8-pound or bigger fish hard to spot
A late season cold front passed through our area about midweek lowering air temperatures to the upper 40s.
The big news in the fishing scene continues to be the catfishing. The spawn is on. My email is loaded with pictures of huge catches of flathead, blue and channel cats.
Catfish are not too picky about what they eat. We are selling right at 200 pounds of skipjack a week and over 800 goldfish a week. There was a splurge of good bass fishing for numbers of small fish on the Black River/Horseshoe Lake Complex that may still be going on.
It was pretty easy to catch a dozen or more bass in the one to two-pound range. Lure type did not matter. Once you located the little bass, you could catch them on crank baits, light jigs, soft plastics and just about everything but surface lures.
Our water clarity has been really strange this spring. You can catch bass on surface lures from dingy waters, but the clearer the water the better the top water bite. Lake Bruin in Tensas Parish and Okhissa Lake in Franklin County water clarity looks good. Okhissa Lake is getting a lot of attention this month.
I believe this trophy bass lake is about 14 years old. Everyone is wondering why it has not peaked out and began producing numbers of 10-pound-plus bass. That is a good question. We are seeing a lot of fish in the 5-pound to 7-pound range that are long and lean with huge heads and should weigh 8 to 9 pounds but do not.
Many of us think the fish don’t have anything to eat. The biologists are thinking not enough fish under the protected slot length limit of 18 to 22 inches are being pulled from the lake and kept. In other words catch and release of bass on most lakes has caught on so well the experts think, we need to remove these small bass to give the big fish more to eat. I have not fished the lake a lot. But the times I have fished Okhissa, and the reports from people I spoke with that do fish this lake a lot, are not catching a lot of bass under 18 inches.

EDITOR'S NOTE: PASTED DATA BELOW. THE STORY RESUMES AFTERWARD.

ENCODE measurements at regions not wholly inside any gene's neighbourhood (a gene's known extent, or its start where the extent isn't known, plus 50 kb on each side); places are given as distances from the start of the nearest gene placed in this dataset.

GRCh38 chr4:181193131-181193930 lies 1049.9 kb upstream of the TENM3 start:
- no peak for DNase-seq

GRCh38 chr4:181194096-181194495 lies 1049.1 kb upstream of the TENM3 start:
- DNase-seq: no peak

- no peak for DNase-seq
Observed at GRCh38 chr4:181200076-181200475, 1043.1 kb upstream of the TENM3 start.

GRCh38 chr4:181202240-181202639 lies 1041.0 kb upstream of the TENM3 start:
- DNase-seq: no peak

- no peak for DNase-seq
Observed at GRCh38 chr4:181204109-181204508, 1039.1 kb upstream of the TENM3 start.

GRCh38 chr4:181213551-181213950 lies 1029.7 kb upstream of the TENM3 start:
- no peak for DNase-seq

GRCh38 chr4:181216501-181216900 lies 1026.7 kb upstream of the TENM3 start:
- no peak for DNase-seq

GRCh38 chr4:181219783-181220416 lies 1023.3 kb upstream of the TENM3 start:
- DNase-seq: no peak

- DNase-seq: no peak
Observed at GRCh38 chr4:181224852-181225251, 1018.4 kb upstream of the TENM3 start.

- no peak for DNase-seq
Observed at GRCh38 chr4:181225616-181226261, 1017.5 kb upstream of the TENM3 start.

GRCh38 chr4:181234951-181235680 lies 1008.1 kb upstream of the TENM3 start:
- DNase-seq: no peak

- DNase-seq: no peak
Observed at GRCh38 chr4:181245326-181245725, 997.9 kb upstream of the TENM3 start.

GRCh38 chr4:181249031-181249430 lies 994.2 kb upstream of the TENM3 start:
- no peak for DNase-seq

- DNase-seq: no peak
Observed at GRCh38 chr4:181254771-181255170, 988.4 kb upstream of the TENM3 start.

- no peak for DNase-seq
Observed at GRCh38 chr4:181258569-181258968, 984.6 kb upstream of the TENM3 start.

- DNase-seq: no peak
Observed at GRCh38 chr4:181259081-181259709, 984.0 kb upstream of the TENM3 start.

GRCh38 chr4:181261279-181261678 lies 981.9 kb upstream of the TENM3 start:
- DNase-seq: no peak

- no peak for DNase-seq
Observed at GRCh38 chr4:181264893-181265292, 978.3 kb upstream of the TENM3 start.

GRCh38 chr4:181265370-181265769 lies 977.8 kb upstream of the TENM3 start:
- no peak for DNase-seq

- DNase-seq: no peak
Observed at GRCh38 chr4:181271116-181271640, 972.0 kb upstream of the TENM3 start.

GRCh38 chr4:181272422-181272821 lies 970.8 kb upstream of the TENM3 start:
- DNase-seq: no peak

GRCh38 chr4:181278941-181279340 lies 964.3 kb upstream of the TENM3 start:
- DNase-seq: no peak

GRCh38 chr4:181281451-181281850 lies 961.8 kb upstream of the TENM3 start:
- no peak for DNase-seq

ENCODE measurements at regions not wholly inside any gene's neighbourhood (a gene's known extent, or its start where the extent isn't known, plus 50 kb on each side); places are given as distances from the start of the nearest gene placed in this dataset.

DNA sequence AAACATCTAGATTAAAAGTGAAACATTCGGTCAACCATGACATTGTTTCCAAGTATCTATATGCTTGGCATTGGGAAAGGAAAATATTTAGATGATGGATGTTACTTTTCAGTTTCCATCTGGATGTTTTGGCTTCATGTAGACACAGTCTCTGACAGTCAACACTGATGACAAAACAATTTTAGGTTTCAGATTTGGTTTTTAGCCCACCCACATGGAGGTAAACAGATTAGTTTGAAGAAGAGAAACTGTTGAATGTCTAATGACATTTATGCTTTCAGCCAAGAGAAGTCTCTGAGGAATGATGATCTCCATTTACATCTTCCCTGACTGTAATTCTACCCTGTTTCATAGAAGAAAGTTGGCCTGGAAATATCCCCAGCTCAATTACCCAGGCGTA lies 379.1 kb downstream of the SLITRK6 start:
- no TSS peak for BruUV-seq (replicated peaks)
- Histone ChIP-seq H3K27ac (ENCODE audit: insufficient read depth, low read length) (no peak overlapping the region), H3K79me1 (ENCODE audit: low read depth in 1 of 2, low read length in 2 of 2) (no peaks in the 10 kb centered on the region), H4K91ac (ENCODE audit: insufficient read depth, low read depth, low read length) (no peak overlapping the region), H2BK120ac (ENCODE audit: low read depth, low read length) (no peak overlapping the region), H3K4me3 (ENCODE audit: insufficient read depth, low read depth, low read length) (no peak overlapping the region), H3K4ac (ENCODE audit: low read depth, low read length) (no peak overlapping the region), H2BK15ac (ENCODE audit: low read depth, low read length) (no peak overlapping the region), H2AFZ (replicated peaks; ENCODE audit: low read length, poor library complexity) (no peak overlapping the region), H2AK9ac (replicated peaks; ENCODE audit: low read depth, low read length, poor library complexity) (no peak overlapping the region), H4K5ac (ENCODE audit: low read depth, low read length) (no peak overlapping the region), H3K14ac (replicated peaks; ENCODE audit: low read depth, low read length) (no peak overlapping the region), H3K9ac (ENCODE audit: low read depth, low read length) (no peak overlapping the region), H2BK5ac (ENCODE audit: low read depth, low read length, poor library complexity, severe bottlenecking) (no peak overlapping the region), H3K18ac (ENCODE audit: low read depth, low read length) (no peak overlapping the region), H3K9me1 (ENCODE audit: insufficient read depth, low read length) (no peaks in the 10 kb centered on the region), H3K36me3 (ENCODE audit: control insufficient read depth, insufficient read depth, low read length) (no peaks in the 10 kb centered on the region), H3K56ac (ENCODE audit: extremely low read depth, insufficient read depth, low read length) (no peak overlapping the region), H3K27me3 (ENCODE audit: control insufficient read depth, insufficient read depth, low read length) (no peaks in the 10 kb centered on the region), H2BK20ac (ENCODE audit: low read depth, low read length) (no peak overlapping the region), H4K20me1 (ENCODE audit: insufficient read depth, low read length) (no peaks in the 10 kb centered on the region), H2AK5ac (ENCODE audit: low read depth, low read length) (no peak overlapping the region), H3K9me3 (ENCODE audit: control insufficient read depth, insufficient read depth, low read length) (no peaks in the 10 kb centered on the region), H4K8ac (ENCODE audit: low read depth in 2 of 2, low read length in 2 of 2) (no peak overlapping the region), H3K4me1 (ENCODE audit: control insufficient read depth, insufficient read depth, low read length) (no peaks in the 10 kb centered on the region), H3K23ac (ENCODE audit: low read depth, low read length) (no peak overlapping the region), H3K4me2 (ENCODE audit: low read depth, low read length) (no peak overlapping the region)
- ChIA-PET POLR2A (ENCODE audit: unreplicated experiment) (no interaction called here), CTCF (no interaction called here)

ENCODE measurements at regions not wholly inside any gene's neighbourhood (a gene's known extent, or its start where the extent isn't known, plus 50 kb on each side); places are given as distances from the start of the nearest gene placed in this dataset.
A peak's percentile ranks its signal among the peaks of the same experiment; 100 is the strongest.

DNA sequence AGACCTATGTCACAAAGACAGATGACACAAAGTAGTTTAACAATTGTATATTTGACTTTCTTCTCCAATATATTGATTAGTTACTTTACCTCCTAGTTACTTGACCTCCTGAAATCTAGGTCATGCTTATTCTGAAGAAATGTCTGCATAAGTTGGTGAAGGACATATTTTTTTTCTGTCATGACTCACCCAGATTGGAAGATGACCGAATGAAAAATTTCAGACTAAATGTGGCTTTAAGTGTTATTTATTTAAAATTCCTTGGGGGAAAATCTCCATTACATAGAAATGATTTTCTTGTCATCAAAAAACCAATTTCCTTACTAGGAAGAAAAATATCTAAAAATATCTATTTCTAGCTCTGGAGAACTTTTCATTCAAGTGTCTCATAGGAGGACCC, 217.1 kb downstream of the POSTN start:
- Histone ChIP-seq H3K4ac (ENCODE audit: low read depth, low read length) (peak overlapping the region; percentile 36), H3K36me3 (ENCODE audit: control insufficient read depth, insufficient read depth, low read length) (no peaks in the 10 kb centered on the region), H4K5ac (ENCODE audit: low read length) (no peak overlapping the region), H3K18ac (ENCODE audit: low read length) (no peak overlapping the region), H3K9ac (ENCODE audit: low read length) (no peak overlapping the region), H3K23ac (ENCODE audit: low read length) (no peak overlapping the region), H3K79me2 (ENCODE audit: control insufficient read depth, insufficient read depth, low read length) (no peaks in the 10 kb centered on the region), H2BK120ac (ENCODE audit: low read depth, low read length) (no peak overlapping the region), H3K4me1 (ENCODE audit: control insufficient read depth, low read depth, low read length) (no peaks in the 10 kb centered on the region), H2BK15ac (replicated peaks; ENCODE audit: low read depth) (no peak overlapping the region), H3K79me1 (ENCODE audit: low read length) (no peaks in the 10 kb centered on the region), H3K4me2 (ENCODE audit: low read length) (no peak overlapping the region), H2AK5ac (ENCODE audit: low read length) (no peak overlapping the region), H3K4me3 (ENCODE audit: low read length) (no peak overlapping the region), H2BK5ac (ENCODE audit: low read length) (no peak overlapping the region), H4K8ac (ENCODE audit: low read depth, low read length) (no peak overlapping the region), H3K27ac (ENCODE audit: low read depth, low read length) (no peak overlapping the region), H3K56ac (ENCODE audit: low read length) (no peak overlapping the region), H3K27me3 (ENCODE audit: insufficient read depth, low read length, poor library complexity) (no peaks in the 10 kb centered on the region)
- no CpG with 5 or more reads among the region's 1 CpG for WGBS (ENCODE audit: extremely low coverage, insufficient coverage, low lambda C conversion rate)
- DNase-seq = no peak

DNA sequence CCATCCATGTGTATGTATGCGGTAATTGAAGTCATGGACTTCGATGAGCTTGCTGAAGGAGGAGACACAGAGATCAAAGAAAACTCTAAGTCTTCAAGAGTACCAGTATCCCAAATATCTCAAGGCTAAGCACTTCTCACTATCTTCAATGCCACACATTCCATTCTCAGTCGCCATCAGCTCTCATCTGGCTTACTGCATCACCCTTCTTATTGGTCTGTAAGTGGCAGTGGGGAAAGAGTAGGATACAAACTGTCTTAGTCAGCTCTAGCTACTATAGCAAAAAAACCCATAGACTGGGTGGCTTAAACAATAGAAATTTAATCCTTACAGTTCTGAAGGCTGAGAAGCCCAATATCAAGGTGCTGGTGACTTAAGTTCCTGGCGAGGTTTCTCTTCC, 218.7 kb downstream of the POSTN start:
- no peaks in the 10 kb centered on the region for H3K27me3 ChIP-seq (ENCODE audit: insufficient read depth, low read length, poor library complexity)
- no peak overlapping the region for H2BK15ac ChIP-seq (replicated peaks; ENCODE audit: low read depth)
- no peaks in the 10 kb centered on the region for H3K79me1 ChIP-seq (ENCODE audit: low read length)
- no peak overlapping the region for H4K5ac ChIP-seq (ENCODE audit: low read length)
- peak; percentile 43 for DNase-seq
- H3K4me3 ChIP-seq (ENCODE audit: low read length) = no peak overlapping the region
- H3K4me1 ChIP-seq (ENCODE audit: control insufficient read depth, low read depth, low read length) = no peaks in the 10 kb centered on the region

Currently, they are thinking about removing the protected slot so more fish will be removed from the lake. Removal of the slot is not a for sure. The biologists will continue studying the situation and do what they think is best to make this Bill Dance signature lake a true trophy bass fishery.
After a quick search of an overview of exactly what a Bill Dance Signature lake is, I found this on his website. Bill Dance Signature Lakes provides real estate developers, federal, state and local governments, hunting and fishing clubs and private landowners with the highest quality habitats for many species of fish.
Anyone with land, a bulldozer and a pump can build a lake. Creating a world-class fish habitat that is an amenity, a centerpiece and a value-added asset requires experience, skill and personal commitment.
“For years my friends have asked me for advice on lake design, management, forage improvement, how to create structure and cover in existing and new lakes,” according to Dance. “That has been so much fun to do that now we are accepting a limited number of opportunities to create great fishing destinations and provide ongoing oversight to protect our client’s investments.
“Our product increases property values and is an economic generator by adding a unique amenity created by one of the most respected names in the fishing industry.”
After reading this, my question is: Has the lake management asked Bill Dance what to do? Seems to me since they paid for the signature lake status, the correct answer would come from that company.
Eddie Roberts writes a weekly fishing column for The Democrat. He can be reached at email@example.com.